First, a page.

Microfinance may be falling victim to its own success. Since starting in the 1970s, microfinance—the practice of providing financial services, particularly small loans, to the world's poorest—has grown rapidly worldwide.
Today, experts estimate there are 665 million client accounts at more than 3,000 financial institutions. About 188 million of these accounts are in India, while 27 million accounts are in Africa. Microfinance organizations are likewise diverse, from the multibillion-dollar Grameen Bank of Bangladesh to Christian groups such as Opportunity International, based near Chicago, and Kiva.org, which matches lenders and borrowers with loans that average $382. Microlending, savings, and insurance programs have been the darling of overseas poverty-fighting agencies.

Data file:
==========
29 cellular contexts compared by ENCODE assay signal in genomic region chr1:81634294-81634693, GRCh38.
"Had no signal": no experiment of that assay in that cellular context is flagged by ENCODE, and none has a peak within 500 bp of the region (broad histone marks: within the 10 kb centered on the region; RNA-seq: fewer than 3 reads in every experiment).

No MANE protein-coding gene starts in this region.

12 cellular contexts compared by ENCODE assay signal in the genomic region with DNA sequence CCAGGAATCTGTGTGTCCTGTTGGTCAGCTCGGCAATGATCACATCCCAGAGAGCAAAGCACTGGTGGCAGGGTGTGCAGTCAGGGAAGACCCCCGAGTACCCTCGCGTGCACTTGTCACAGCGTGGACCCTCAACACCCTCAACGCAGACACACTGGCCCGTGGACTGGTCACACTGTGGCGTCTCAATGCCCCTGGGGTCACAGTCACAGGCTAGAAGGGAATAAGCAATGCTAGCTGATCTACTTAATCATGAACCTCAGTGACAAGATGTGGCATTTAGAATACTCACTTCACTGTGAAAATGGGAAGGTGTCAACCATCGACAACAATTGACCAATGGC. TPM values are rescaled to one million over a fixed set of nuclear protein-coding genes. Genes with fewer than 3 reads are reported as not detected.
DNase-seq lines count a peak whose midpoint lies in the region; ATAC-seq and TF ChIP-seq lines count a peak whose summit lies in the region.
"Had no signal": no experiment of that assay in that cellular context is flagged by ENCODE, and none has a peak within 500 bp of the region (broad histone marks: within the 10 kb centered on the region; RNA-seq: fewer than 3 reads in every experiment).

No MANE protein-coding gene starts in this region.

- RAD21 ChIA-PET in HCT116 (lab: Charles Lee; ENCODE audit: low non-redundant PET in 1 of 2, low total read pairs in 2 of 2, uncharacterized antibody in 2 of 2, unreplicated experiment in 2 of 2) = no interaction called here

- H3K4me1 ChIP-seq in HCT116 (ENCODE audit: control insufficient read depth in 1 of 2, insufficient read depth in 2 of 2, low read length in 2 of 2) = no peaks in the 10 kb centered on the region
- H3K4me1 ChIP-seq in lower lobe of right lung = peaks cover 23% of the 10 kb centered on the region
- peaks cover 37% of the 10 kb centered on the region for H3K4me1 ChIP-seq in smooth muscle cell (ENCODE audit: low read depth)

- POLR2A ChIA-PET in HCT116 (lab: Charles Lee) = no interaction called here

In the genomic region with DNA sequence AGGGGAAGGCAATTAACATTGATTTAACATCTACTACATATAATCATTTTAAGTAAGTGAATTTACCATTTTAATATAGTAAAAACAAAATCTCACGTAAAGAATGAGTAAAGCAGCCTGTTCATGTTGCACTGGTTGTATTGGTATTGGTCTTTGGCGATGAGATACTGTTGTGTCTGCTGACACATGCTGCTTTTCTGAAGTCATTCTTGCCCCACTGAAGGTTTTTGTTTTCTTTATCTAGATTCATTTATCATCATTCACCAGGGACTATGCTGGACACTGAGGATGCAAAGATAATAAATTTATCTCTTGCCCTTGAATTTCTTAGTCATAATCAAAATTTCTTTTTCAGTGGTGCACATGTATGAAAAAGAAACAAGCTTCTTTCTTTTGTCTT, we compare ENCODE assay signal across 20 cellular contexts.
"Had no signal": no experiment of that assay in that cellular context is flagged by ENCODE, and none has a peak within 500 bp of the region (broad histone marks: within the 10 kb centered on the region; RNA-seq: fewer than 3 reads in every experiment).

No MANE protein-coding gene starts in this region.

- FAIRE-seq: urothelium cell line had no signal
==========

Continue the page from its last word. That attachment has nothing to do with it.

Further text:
Now scandals threaten to tarnish the reputation of these programs across the board. In Andhra Pradesh, a southeastern Indian coastal state, officials say 85 borrowers killed themselves because they could not repay high-interest loans. Some of these borrowers were pressured and harassed by collection agents.
In addition, some microfinance founders are suspected of exploiting the poor for quick profit. Last year, SKS Microfinance Ltd., also based in India, raised $350 million by becoming a for-profit, publicly traded corporation. The move made a few SKS executives and early investors very wealthy, which critics say undermines the poverty-fighting purpose of such programs.
The microfinance industry has attracted larger institutions interested in a quick buck, says Susy Cheston, senior director at World Vision, which operates Vision Fund with more than 600,000 borrowers in 40 countries. Vision Fund mostly operates through non-governmental ...1